No flux capacitor needed – you can go back in time right now if you want to!
How far do you want to go back? It’s your choice. Just select the music and close your eyes. Better yet, dance. If it’s a slow one, wrap your arms around your sweetheart, real or imagined, and sway.
2. Aroma Therapy
With just a whiff, scent can trigger memories of a person, a place or a time. Grandma’s perfume, Dad’s deodorant, mandarin oranges at Christmas, fresh cut grass, a salty seaside breeze. Cut into a cucumber and remember summers past.
3. Revisit Old Neighbourhoods
Take a photograph or two along with you to show the current residents what it was like ‘back then’. It might even garner an invitation to revisit your old home. (Warning: they always look half the size they did when you were little.) With towns and cities constantly changing the ‘old neighbourhood’ as you knew it may be gone, but is the school? Call ahead and let staff know you are coming; taking old photos is always a plus – the school may have changed less than you have.
4. Find Old Photographs
Dig out the family album or wander through boxes of old photographs. Don’t know who that is on the far left? Don’t leave future generations guessing, write down names you do know on the back using pencil (left to right plus underlined blanks for those you don’t know), even if you can only identify one or two. Write down the ‘who’, ‘when’ and ‘where’ so your children and their children’s children will know which one is you.
5. Reminisce With Family & Friends
Stories of your past usually begin with, “Do you remember when …” and continue with smiles, laughter and perhaps a few tears. Sharing a trip down memory lane with others always makes it more enjoyable.
6. Turn Pages to Turn Back Time
Open the pages of a book and revisit a time of your choice. Perhaps a book written in the era of your childhood or teens; maybe a book you once read which had an impact on your way of thinking; or pick a book set in a time you would like to have lived in, if even for two hundred and fifty-five pages.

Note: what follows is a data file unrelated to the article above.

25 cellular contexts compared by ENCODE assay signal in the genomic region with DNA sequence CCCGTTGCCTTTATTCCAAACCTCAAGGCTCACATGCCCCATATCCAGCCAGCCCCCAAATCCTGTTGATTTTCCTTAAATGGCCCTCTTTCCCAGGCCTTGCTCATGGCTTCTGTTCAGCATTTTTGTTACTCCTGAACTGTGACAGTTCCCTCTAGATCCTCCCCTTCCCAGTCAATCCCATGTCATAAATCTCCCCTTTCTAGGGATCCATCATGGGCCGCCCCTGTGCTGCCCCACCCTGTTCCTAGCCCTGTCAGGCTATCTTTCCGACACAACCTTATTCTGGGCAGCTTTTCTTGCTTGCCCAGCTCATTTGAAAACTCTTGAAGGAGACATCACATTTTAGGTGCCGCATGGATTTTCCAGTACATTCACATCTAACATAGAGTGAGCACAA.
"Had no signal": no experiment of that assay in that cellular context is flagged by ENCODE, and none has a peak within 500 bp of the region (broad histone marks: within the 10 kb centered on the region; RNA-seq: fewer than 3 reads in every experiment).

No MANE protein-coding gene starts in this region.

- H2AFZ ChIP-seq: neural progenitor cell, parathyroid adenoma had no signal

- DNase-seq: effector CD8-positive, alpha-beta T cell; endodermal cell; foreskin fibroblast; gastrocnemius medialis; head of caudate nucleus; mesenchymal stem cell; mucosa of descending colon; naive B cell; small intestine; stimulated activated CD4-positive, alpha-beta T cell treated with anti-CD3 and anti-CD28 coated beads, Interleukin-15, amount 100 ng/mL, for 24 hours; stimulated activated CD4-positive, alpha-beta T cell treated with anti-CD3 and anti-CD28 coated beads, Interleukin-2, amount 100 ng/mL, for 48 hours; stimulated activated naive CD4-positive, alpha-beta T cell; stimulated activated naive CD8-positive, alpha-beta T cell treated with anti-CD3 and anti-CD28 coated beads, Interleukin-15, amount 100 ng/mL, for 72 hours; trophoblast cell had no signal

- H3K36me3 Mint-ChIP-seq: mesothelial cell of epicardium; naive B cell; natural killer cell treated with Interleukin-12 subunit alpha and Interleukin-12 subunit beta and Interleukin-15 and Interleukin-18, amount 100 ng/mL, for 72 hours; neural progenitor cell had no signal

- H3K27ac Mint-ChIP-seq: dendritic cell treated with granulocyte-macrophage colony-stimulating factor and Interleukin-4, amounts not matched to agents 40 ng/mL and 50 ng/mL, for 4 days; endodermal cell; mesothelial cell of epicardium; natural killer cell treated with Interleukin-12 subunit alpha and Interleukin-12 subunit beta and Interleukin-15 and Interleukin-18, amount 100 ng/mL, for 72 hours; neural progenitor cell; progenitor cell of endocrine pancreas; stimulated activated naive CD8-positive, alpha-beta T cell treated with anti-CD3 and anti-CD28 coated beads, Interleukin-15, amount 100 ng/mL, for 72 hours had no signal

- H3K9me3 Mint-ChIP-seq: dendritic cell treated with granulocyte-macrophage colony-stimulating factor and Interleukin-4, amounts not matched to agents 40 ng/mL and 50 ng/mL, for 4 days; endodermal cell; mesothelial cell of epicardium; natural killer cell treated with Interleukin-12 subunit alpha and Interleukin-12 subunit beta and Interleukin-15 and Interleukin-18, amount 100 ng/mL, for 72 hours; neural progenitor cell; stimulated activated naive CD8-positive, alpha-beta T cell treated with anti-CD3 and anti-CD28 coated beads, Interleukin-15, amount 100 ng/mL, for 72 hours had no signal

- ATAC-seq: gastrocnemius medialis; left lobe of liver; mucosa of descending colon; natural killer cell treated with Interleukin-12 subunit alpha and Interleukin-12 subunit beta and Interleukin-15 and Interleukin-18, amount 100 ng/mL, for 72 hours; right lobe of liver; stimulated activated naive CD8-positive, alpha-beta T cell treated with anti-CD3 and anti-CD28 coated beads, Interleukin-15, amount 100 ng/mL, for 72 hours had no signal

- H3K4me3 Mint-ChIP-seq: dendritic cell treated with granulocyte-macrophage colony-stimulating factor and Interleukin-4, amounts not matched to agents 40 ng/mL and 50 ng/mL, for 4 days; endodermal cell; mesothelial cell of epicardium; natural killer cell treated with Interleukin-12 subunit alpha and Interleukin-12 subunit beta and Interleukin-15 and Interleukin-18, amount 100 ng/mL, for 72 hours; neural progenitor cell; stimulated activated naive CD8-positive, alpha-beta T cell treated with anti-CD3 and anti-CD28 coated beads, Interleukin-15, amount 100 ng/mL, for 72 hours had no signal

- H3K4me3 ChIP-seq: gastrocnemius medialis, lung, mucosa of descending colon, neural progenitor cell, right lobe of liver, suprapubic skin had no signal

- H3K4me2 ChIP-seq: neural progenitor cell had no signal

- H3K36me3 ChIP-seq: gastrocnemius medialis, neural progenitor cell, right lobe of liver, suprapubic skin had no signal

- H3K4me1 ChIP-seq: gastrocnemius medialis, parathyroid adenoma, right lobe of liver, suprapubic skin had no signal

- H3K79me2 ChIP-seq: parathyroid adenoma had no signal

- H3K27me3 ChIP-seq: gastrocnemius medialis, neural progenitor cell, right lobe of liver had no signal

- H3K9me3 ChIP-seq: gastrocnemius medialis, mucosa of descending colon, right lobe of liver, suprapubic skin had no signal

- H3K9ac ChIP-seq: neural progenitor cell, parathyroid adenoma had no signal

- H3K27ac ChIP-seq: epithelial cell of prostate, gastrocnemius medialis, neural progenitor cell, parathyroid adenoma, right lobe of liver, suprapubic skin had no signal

7. Write Your Memories in Letters
Yes you can. Write letters to a great-great-grandchild and tell them about your yesterdays. ‘Talk’ with them through the written, typed or recorded word. Doing so, will bring back memories, otherwise lost. Memories lead to other memories and putting them down on paper (or other medium) is a form of immortality. Go for it!
8. Watch A Movie
Make some popcorn, have a box of tissues close at hand, shut off the phones and select an old movie, perhaps one you haven’t seen for some time. Make it a night and share with someone else.
9. Go Exploring
For a more relevant experience, dust off the passport and head to countries with a ‘slower clock’: Cuba, Northern Romania, parts of China and Africa. Or go back even farther to places like Pompeii where, with a little imagination, you can be transported back to 79AD.
10. Be Part of New Memories
Now that you are older (not ‘old’ but ‘older’) and appreciate how valuable memories are, help make new ones with your children, grandchildren, nieces and nephews … the next generation of ‘rememberers’. Carry on a family tradition, or perhaps recreate a childhood memory similar to one you cherish or one you wished you had.